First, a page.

Danah Boyd on glocalization

September 20, 2006 at 8:34 pm | Posted in Uncategorized | Leave a comment

Danah Boyd gave a great talk on glocalization (she does point out how ghastly that word is) at a March, 2006 O’Reilly Emerging Technology Conference.  She discusses how local culture and globalization collide in the area of social software design.  The social software examples she looks at (MySpace, Flickr, and craigslist) all have “embedded observation” from the designers of the systems.  These organic communities with embedded observers can be quirky, individual, and “real”; they can also be exhausting and frustrating for the embedded observers/creators, especially as the communities grow.

“Embedded observation takes into account the cultural forces that can not be systematically tested or modeled. As a result, the designers are aware of social problems when they materialize and can work immediately to try to influence change. Their efforts at understanding culture and evolving the design alongside it create a meaningful bond between the users and the designers.”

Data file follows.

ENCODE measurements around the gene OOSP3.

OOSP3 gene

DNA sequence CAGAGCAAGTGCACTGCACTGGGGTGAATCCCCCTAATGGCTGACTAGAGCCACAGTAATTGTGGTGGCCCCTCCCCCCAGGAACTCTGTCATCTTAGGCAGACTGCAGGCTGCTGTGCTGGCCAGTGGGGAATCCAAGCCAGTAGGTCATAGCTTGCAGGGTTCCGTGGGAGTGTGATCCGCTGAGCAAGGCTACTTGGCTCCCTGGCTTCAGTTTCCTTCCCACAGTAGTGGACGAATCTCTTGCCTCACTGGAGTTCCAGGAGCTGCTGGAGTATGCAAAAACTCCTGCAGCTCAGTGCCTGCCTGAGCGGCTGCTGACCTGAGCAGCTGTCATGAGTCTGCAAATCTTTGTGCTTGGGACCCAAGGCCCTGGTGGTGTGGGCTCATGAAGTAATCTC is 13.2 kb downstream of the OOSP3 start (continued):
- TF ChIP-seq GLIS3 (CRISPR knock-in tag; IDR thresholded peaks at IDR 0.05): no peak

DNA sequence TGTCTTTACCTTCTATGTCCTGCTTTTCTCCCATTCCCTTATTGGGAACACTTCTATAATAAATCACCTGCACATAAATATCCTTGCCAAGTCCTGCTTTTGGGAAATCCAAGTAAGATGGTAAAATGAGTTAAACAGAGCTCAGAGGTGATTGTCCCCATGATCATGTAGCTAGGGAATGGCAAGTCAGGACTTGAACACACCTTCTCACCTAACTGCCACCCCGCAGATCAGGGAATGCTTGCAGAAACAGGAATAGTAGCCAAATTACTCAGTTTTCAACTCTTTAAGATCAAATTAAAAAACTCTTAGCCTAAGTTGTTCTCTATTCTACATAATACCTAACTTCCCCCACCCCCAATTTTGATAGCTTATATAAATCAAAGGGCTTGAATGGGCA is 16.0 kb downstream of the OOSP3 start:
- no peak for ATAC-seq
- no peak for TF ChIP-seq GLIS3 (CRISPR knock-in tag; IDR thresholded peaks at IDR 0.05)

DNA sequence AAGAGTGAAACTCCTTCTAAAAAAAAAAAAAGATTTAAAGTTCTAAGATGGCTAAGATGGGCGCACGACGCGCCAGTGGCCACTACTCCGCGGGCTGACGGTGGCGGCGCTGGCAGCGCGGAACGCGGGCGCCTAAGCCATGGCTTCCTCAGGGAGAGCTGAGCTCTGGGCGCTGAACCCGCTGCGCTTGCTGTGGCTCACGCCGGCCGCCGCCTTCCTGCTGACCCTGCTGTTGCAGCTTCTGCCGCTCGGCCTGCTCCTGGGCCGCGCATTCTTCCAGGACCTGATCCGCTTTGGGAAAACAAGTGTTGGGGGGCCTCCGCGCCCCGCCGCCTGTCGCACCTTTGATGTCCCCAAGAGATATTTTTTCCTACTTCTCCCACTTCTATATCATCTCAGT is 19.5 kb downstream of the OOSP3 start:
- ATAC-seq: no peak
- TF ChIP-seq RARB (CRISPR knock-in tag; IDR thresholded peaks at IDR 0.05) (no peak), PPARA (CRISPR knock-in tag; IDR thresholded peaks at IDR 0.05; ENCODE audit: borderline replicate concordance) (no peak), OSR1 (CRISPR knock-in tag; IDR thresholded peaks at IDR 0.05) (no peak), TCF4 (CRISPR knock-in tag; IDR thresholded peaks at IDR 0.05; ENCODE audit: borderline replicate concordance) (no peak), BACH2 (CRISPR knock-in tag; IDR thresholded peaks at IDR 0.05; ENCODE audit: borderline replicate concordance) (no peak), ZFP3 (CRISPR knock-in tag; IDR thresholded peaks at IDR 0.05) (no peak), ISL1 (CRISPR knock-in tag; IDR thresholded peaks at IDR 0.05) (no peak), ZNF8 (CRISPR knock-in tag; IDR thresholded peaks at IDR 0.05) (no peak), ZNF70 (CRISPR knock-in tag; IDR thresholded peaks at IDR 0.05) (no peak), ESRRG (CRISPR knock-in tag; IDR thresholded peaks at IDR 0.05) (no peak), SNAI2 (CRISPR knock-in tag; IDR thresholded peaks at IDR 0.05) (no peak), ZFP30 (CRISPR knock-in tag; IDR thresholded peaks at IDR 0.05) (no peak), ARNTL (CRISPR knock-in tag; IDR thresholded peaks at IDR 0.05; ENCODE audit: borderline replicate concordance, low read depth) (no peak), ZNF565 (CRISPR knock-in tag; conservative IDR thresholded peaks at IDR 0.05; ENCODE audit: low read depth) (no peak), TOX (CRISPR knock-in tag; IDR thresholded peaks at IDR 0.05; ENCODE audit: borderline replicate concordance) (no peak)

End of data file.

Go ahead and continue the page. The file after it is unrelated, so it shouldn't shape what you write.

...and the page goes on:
Community growth leads to culture clashes as a greater variety of people enter the community and form sub-communities.  “Language barriers make it hard for people to communicate. Cultural barriers make it hard for them to understand each other. Social barriers make them not care. Just because people _can_ connect globally does not mean they want to.”

I also like her statement: “Don’t design for perfection – design for reinterpretation. No matter how perfect you see your design, it will be modified, altered or manipulated in use. If you design for perfection, you will be disappointed in what people do. Design conscientiously but plan to react immediately after something goes out. Make sure you’re able to make changes on the live server quickly and in response to what people are doing. You may have thought something that you threw out there was culturally sound, but it might not be – be prepared to change it.”  I wonder if that could apply not just to social software/communities, but also to more formal spaces such as a digital library?

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